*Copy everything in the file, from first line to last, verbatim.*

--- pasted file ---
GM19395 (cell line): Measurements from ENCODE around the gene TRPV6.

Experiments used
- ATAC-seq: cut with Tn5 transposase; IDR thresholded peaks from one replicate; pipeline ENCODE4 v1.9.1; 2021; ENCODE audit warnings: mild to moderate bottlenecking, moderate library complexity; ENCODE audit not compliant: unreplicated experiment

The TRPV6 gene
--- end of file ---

GM19395 (cell line): Measurements from ENCODE around the gene TRPV6.

Experiments used
- ATAC-seq: cut with Tn5 transposase; IDR thresholded peaks from one replicate; pipeline ENCODE4 v1.9.1; 2021; ENCODE audit warnings: mild to moderate bottlenecking, moderate library complexity; ENCODE audit not compliant: unreplicated experiment

The TRPV6 gene